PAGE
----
Haematology updates from SIOG 2020

Share :
Published: 13 Jan 2021
Views: 788
Dr Tanya Wildes - SIOG Science & Education Committee Chair

Dr Tanya Wildes speaks to ecancer about the updates in haematology from the SIOG 2020 meeting.

Dr Wildes says that for many years the research for geriatric solid tumour based cancer has been a few steps ahead of the haematological geriatric cancers but this year more evidence has been obtained that bought this specific area of research forward. She then talks about the top ten studies from SIOG this year that have captured her interest and she thinks are important.

In the end, Dr Wildes adds her own reflections from SIOG 2020 and mentions the future of geriatric care.

We had a number of updates really expanding the evidence base in geriatric haematology. For many years the solid tumour evidence base for older adults with cancer had been a few steps ahead of the geriatric haematology but this year we are reaching a critical mass of evidence which has resulted in a top ten that I selected for presentation at the annual meeting. This included the generation of new knowledge related to prognostic factors and frailty in older adults with lymphoma, myelodysplastic syndrome and in the transplant setting. In addition, there were a number of consensus papers and guidelines including a piece from the European Myeloma Network about frailty in older adults with myeloma as well as two guidelines for leukaemia in older adults. These included an APL, acute promyelocytic leukemia, guidelines paper headed by Dr Heidi Klepin and representing a SIOG position paper. In addition, led by Dr Sekeres, the American Society of Haematology put out a guidelines paper for the treatment of acute myeloid leukaemia in older adults.

In addition, there were some papers that were really helping us to advance and improve the care of older adults with hematologic malignancies. One in particular, led by Dr Sherman, included the data regarding a multidisciplinary clinic that was for transplant optimisation. What they demonstrated were improved outcomes over a time series in which this multidisciplinary outpatient clinic was implemented in order to optimise the health status of an older adult prior to allogeneic stem cell transplantation.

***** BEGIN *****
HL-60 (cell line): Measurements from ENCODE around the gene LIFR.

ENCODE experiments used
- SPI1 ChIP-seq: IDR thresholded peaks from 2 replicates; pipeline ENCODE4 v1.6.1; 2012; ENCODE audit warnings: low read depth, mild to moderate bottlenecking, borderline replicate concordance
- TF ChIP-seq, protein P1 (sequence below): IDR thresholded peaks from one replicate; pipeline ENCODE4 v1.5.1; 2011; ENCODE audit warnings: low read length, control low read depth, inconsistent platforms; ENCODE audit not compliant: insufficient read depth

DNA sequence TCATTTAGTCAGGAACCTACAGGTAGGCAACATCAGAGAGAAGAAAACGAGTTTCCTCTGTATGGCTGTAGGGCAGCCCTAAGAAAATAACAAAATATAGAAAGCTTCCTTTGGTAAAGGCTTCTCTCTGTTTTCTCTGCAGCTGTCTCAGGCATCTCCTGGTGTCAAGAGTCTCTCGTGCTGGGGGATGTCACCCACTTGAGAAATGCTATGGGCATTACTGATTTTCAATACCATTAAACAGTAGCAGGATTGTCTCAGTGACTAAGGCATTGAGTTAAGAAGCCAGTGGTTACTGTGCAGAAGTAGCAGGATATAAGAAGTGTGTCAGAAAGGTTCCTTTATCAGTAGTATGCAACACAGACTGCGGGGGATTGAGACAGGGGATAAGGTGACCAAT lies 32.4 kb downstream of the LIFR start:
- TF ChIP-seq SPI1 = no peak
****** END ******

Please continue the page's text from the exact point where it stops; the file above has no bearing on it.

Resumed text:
In addition, Dr Nathwani presented the implementation of a brief geriatric assessment using a tablet-based approach to gathering frailty data in order to calculate the IMWG frailty score for older adults with myeloma. What was intriguing about this is that it will allow for the implementation of frailty screening in a seamless way into a clinic using an approach that does not require tremendous clinician time in order to gather that data to risk stratify the patient based on frailty.

We missed gathering together in person; I look forward to the time that we can get together again in the future after the pandemic. While we haven’t been able to gather in person the incredible work by the SIOG community to advance the care of our older adults with hematologic malignancies and solid tumours across the oncology spectrum has continued. So we really look forward to continuing to improve the care of older adults with both hematologic and solid tumour malignancies moving forward.